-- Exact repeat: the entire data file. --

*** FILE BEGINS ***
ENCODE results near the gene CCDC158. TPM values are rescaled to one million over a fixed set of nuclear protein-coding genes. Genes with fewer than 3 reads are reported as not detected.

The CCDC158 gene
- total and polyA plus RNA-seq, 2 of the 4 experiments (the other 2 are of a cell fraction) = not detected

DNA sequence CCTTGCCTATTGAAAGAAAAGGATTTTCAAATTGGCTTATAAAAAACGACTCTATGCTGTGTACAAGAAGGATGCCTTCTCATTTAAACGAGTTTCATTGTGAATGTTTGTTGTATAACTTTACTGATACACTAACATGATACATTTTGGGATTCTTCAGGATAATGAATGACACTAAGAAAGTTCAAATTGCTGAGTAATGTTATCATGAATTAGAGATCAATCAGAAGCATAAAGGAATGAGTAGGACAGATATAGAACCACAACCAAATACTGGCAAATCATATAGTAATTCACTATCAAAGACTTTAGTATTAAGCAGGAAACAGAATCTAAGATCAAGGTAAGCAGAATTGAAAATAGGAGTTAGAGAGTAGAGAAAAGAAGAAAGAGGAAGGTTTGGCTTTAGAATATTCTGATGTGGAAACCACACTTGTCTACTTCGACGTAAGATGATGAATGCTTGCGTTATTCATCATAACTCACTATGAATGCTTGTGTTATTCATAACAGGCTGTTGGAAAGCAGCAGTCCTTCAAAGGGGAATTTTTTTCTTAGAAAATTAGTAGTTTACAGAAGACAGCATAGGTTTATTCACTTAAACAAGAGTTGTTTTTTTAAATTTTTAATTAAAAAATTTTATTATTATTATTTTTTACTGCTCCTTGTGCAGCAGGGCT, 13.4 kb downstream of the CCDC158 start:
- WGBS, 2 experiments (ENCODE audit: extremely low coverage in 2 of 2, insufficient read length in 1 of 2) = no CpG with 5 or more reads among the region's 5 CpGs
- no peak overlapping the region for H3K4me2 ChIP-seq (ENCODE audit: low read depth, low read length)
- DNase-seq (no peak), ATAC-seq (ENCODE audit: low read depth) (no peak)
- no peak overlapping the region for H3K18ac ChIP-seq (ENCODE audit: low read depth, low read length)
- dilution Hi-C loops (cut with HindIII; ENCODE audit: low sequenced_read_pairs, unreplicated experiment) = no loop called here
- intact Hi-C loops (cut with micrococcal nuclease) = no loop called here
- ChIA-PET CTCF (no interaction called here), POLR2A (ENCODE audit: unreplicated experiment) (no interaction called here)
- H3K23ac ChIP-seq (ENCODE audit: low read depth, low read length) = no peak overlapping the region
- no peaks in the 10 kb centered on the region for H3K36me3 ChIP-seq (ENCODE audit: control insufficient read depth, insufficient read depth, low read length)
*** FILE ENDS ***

ENCODE results near the gene CCDC158. TPM values are rescaled to one million over a fixed set of nuclear protein-coding genes. Genes with fewer than 3 reads are reported as not detected.

The CCDC158 gene
- total and polyA plus RNA-seq, 2 of the 4 experiments (the other 2 are of a cell fraction) = not detected

DNA sequence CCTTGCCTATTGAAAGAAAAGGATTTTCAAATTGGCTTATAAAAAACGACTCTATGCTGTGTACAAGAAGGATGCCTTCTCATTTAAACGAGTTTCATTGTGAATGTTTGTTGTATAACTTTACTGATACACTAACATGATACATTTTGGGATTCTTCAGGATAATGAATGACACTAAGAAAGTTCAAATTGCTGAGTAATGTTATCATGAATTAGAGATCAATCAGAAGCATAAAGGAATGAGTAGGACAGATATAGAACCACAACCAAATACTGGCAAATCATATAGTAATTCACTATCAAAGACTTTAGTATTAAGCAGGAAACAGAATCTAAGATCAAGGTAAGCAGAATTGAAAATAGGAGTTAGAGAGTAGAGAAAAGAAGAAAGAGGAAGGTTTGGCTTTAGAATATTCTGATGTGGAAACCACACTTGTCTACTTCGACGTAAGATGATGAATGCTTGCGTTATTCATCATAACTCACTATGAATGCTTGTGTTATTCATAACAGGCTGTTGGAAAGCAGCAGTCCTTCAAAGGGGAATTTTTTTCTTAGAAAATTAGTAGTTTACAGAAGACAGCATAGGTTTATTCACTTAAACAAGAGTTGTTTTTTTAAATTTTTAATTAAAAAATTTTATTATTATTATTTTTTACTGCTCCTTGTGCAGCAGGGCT, 13.4 kb downstream of the CCDC158 start:
- WGBS, 2 experiments (ENCODE audit: extremely low coverage in 2 of 2, insufficient read length in 1 of 2) = no CpG with 5 or more reads among the region's 5 CpGs
- no peak overlapping the region for H3K4me2 ChIP-seq (ENCODE audit: low read depth, low read length)
- DNase-seq (no peak), ATAC-seq (ENCODE audit: low read depth) (no peak)
- no peak overlapping the region for H3K18ac ChIP-seq (ENCODE audit: low read depth, low read length)
- dilution Hi-C loops (cut with HindIII; ENCODE audit: low sequenced_read_pairs, unreplicated experiment) = no loop called here
- intact Hi-C loops (cut with micrococcal nuclease) = no loop called here
- ChIA-PET CTCF (no interaction called here), POLR2A (ENCODE audit: unreplicated experiment) (no interaction called here)
- H3K23ac ChIP-seq (ENCODE audit: low read depth, low read length) = no peak overlapping the region
- no peaks in the 10 kb centered on the region for H3K36me3 ChIP-seq (ENCODE audit: control insufficient read depth, insufficient read depth, low read length)